April 2004 – T Theory® Update

Short Range T Update April 23 2004

The short term trend detailed in the daily chart below turned up on Thursday from the critical 55 day MA support required to keep the new Ts advance in the bullish mode. Click on the image for a larger view.

day040422

However on Friday the rally was poor with almost twice as many issues down as up. So there is yet no indication the bounce is picking up momentum, which would be needed to confirm the bullish scenario for the new T. This is the key to developing a T Theory forecast for the next six months because the Cash Build Up period which defines the left side of the current T is about 7 months and thus the new T’s right side last for an unusually long period.

If investors place greater weight on the good earnings report a bullish T scenario would likely develop which requires the correction to hold at the critical 55 day MA as noted in the chart for recent history. On the other hand if rising interest rates and other negative factors gain the greater influence the trend will collapse, probably on the next correction.

Any failure or bullish scenario can last for some 5 months so the outcome can have a significant determination as to where the S&P is going relative to the 39-week Adaptive Channel picture. The determination should be simple given a few more days.

Adaptive Channel Update for April 16 2004

Expectations of higher interest rates have weakened the S&P trend but no conclusive outcome has been indicated as this date. Click on the images for a full sized view.

39wk040415

The Adaptive Channel chart continues to suggest the prior top at the upper envelope has already halted the advance from the March 2003 low. Of course I would not want to claim these computed upside projected “limits” would always prove accurate or reliable because they are only based on statistical estimates. But they do provide useful guidance while the trend is still strong and I believe generally prove valuable in money management.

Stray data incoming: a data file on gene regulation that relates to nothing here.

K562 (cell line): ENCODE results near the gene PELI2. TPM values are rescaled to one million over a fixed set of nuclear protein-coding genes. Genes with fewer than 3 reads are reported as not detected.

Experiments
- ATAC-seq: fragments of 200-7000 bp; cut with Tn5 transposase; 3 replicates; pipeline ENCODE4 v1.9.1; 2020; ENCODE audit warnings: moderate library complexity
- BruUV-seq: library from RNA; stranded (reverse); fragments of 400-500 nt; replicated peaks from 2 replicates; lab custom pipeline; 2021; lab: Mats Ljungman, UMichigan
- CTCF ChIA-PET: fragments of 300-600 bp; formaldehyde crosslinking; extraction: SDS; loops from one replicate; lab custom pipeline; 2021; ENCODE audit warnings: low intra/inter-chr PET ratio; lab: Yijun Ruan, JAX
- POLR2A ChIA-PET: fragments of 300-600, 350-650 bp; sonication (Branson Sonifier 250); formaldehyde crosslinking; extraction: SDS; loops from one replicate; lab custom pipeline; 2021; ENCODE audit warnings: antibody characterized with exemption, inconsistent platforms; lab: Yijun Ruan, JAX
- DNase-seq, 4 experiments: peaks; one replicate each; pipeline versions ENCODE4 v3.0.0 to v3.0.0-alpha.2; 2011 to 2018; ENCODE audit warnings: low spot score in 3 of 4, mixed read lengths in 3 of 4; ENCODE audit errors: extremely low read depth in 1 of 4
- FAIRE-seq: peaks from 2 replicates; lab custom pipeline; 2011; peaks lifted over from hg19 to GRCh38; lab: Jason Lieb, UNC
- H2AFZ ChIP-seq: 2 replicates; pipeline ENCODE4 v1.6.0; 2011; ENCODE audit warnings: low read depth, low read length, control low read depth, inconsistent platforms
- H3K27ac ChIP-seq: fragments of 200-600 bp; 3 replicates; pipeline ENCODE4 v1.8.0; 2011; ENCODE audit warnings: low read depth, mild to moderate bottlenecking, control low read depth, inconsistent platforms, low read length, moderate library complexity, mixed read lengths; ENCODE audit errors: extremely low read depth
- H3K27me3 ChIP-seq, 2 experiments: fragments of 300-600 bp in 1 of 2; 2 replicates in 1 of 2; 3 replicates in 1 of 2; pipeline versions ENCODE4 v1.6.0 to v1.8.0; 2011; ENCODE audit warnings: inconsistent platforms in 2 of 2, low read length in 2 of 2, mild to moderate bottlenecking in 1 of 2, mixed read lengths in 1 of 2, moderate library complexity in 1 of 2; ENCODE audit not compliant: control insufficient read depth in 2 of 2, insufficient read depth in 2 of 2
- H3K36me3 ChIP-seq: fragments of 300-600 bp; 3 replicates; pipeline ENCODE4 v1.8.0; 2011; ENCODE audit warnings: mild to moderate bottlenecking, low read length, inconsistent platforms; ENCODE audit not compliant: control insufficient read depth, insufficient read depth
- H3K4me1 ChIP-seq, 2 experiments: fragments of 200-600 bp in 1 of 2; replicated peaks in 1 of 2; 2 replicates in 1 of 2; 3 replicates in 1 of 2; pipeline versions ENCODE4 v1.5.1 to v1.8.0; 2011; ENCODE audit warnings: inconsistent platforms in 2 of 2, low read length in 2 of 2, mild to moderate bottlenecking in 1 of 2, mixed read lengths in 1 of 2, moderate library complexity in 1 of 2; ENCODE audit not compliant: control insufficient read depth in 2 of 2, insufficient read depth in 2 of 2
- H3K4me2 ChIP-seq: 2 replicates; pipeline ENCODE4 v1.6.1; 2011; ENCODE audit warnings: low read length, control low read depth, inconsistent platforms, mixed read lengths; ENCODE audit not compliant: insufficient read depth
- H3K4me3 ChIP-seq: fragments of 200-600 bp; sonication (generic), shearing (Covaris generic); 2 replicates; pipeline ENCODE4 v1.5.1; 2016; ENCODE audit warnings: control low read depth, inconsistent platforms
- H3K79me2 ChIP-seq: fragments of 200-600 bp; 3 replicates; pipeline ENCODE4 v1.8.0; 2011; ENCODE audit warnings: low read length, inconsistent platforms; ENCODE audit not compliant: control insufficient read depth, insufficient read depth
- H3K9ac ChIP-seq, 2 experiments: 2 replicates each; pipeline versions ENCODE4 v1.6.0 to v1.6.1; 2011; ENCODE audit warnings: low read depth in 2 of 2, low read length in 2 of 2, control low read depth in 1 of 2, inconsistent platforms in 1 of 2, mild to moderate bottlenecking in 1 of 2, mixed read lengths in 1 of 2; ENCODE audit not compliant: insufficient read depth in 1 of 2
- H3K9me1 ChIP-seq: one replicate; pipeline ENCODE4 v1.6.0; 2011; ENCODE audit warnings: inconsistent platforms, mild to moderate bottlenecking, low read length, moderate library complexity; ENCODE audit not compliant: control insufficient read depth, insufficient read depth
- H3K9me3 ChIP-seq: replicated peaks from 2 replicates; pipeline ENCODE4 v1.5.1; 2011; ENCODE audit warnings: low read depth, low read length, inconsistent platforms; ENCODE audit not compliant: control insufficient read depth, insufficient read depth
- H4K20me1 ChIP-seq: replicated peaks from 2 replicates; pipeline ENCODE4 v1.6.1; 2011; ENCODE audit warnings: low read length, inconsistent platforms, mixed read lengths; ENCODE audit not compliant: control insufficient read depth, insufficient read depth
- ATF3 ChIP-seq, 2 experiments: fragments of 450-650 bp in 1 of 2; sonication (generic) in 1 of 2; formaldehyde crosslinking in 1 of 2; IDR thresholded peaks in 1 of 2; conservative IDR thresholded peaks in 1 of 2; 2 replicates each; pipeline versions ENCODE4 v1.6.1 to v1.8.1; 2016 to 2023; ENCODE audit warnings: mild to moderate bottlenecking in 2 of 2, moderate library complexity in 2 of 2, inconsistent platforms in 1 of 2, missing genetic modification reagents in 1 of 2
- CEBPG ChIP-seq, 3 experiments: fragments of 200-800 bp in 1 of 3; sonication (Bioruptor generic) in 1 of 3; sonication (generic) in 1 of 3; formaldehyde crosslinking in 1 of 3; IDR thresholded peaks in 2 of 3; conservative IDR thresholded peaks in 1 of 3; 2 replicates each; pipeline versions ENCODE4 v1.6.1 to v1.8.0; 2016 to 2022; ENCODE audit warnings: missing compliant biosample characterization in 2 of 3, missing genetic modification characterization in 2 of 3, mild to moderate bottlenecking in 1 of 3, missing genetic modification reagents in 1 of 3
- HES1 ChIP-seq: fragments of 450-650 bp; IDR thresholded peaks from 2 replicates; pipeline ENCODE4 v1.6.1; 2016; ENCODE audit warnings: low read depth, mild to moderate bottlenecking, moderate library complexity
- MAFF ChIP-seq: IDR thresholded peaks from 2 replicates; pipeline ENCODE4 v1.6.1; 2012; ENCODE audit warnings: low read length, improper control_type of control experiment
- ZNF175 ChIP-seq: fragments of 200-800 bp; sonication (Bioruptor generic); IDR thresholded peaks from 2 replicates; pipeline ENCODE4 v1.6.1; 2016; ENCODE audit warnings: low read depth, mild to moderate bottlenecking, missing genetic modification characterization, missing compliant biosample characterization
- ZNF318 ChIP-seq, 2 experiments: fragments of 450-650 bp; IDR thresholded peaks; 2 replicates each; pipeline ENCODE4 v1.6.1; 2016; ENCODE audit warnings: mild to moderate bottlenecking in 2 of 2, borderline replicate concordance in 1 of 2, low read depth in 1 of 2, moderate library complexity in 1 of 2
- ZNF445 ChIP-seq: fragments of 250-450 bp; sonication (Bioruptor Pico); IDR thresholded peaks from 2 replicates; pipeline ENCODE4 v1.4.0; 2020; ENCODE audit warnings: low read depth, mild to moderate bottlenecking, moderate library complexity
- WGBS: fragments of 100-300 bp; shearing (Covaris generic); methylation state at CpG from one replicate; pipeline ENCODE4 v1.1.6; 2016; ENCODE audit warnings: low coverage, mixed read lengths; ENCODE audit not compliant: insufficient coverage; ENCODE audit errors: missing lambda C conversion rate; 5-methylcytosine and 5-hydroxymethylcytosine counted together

Next month I will be opening a companion site titled ASIC Online, which makes greater use of this concept. It will develop investment strategy concepts as time permits. As suggested by the 39-week chart, the basic idea is that one should structure their investment portfolio’s potential outcome so that it “harmonizes” with the history of swings above or below the 39-week center moving average (MA). Since the envelope definition of these adaptive channels is based on statistical techniques it follows that any strategy is best based on the probable outcomes that might reasonably be expected from these recent five-year swings.

At the same time one must be conscious of the fact this five year history is necessarily very restricted in its view of the very long term potential outcomes, particularly when one considers historical fact that equities (using the S&P) are greatly overvalued based on the last 120 years valuations. To understand this much bigger perspective I will adopt some of the ideas and conclusions that Michael Belkin has expressed. His general approach is noted in my March 10th update of the very long 200-year Dow Industrial trends. I have made a preliminary study of his concept and believe the concept of a normal 200 month central trend that could define a much more significant adaptive envelope is a worthwhile concept to pursue for the future. I will develop its greater perspective next month.

In the meantime I would just note the adaptive envelope concept, be it restricted to swings around the 39 week MA or the 200 Month MA, makes the fundamental assumption the price trend will seek out one of three price levels as the projected point for any new change of trend. For the current case we are seeing a 2 to 3 point drift upward for the last week in the computed targets as noted in the charts.

Near term, the only three likely potential outcomes remain the recent momentum tendencies to rally into the upper envelope at S&P 1191 (less likely), a decline to the 39-week MA S&P 1064 (most likely) or a much less likely steep decline to the lower envelope at S&P 938. Ideally one wants to have probabilities assigned to the three outcomes and I am working on that aspect because it helps in setting up investment strategies that best match the adaptive channels. In the meantime the Short Range T analysis below should eventually conclude the likely outcome.